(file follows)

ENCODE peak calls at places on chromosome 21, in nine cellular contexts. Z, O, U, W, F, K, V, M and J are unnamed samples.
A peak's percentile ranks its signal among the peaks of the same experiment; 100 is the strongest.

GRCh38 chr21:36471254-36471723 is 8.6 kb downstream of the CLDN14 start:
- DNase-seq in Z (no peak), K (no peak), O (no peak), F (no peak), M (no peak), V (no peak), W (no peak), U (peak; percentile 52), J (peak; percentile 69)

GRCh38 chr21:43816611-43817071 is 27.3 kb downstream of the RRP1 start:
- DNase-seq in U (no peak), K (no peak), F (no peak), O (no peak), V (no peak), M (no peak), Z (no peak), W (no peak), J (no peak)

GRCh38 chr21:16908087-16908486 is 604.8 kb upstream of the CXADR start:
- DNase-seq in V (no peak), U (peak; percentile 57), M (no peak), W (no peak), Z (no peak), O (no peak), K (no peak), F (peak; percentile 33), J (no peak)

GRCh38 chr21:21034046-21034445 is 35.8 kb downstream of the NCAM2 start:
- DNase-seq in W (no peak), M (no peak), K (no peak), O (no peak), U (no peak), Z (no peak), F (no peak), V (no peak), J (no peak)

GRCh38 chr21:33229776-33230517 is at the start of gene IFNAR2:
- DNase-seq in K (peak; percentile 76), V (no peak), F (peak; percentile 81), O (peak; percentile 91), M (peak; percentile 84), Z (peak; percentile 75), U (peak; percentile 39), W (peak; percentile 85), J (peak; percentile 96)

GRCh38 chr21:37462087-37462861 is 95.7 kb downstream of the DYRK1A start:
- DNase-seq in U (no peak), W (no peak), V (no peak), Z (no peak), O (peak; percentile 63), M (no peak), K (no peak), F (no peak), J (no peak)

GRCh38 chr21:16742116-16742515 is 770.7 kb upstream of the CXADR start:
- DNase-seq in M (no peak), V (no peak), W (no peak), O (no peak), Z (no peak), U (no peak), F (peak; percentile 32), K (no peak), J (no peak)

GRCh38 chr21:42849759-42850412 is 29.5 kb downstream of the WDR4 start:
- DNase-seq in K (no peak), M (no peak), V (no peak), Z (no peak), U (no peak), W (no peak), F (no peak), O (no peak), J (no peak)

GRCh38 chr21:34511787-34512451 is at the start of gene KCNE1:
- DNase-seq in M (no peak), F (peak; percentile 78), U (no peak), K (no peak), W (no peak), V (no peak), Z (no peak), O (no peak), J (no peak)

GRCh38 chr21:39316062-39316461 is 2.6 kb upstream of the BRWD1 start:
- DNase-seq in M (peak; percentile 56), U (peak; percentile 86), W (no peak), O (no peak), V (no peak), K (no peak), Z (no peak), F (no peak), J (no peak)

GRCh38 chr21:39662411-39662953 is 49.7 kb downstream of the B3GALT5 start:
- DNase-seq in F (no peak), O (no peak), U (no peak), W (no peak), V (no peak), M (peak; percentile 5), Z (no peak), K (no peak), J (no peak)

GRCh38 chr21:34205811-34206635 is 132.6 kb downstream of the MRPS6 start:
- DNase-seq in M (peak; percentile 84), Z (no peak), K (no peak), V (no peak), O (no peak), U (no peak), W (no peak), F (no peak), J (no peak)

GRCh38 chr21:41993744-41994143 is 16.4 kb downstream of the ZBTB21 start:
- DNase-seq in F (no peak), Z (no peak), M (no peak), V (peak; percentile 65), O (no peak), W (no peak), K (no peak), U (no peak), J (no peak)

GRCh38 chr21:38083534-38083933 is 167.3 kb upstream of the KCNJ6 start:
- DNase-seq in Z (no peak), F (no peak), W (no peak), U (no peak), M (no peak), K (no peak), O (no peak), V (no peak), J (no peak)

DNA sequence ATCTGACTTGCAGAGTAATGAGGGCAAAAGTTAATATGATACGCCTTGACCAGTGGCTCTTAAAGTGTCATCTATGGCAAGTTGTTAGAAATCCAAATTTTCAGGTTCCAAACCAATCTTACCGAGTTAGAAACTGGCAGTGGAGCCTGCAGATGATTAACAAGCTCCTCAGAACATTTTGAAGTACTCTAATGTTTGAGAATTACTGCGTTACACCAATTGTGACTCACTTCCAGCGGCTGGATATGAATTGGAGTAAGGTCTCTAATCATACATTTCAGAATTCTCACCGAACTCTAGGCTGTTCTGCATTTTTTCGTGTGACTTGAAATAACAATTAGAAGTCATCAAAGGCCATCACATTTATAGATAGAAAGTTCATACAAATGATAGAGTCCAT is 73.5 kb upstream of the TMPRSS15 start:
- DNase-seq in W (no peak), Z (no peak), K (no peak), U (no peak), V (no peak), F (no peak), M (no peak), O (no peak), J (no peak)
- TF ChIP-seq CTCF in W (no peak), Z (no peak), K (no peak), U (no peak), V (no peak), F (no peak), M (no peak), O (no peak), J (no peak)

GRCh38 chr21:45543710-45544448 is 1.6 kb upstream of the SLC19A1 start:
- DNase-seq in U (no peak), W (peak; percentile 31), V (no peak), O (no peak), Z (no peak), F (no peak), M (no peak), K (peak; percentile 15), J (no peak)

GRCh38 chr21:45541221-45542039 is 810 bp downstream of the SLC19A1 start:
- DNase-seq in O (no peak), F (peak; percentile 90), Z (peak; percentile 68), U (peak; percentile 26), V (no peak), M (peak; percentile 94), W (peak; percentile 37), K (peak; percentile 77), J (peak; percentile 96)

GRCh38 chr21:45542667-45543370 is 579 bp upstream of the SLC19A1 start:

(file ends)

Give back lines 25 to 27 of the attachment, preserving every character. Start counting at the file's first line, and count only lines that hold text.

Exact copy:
GRCh38 chr21:34205811-34206635 is 132.6 kb downstream of the MRPS6 start:
- DNase-seq in M (peak; percentile 84), Z (no peak), K (no peak), V (no peak), O (no peak), U (no peak), W (no peak), F (no peak), J (no peak)

GRCh38 chr21:41993744-41994143 is 16.4 kb downstream of the ZBTB21 start: